EAST BAY CITIZEN. EVERYWHERE SINCE 2009

Monday, November 3, 2014

OAKLAND MAYOR PREVIEW: A Winner By A Nose

Councilmember Rebecca Kaplan and Jean Quan with A's co-owner Lew Wolff last summer.
MEET THE CANDIDATES This time four years ago, Jean Quan was viewed as the underdog to Don Perata. She erased a nine-point margin after the first round of the ranked choice voting race to upend the former State Senate pro tem. Mayor Quan had a rough early going--a bad economy, worsening crime and a response to Occupy Oakland that angered both protesters and the business community all at once. That she went through numerous city administrators and police chief like pairs of socks did nothing to quell lingering doubt about her leadership, but over the past year she has somehow begun to pull it all together. Crime is down, her guidance in cleaning up the city’s police department has been lauded, Oakland’s city finances are on the upswing and large development is flowing to Oakland. Theoretically, ranked choice voting attracts more candidates to races. In this case, 14 candidates entered the race because their early calculations found Quan vulnerable. In addition, they all viewed public safety as the singular issue of this race.

Port of Oakalnd Commissioner Bryan Parker was appointed by Quan in 2013. He quickly threw his hat into the ring by appealing to the city’s business groups and African American voters. The chamber of commerce and the San Francisco Chronicle endorsed Parker. Joe Tuman was the surprise fourth place vote-getter in 2010. He returns as the race’s toughest talker when it comes to fighting crime. Following the progressive renaissance in the New York City mayoral race, civil rights attorney Dan Siegel entered the race in January vowing to restore social justice and raise the city’s minimum wage to $15 an hour. Councilmember Libby Schaaf then entered the race and called for fresh leadership even though she has served on the City Council since 2010. However, Schaaf highlights a string of legislative successes involving government transparency, raising the minimum wage and slowing down Oakland’s rush toward surveillance cameras in public places. Her council colleague, Councilmember Rebecca Kaplan, hopes to parlay her appeal following two successful citywide victories into the mayor’s office. Kaplan finished third in the 2010 mayor’s race and is credited with helping Quan overtake Perata. Polls have shown Kaplan consistently leading as the first choice among voters. City Auditor Courtney Ruby opted against running for sure re-election this year to run for mayor. Her candidacy is predicated on being the only reform candidate with a record of cleaning up Oakland city government. These seven make up the first and second tier of candidates. Meanwhile, the third tier consists of eight political newcomers.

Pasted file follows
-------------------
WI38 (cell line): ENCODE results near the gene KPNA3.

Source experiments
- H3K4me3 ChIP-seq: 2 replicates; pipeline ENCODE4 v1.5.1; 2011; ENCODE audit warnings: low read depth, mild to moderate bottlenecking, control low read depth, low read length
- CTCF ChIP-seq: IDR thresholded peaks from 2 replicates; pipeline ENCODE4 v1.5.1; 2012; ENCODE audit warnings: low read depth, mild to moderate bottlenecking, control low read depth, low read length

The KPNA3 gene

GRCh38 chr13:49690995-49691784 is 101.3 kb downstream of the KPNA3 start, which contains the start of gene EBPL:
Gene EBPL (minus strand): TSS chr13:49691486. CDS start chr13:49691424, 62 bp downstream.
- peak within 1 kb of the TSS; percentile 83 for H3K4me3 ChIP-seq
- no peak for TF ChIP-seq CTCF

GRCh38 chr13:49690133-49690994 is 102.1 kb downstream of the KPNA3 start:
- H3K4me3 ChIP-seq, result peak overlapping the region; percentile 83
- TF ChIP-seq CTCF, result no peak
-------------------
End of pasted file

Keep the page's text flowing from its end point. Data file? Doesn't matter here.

Jason “Shake” Anderson, a community organizer and member of the Occupy Oakland movement leads this group. In one poll last September Anderson had more support than Ruby, despite having significantly less financing. Ken Houston is a contractor for one of the city’s leading construction companies who vows to literally cleaning up Oakland's streets. Saied Karamooz is a tech executive and frequent critic of campaign finance. Nancy Sidebotham is a well-known community leader who has previously run for the City Council. Other candidates include Patrick McCullough, Charles Williams and Eric Wilson. But, perhaps the most famous candidate in this race, at least nationally, is insurance broker and reputed multi-millionaire Peter Liu. Late night talk show host Jimmy Kimmel featured the off-beat and gun-totting Liu's views on masturbation last week in his monologue.

Mayor Jean Quan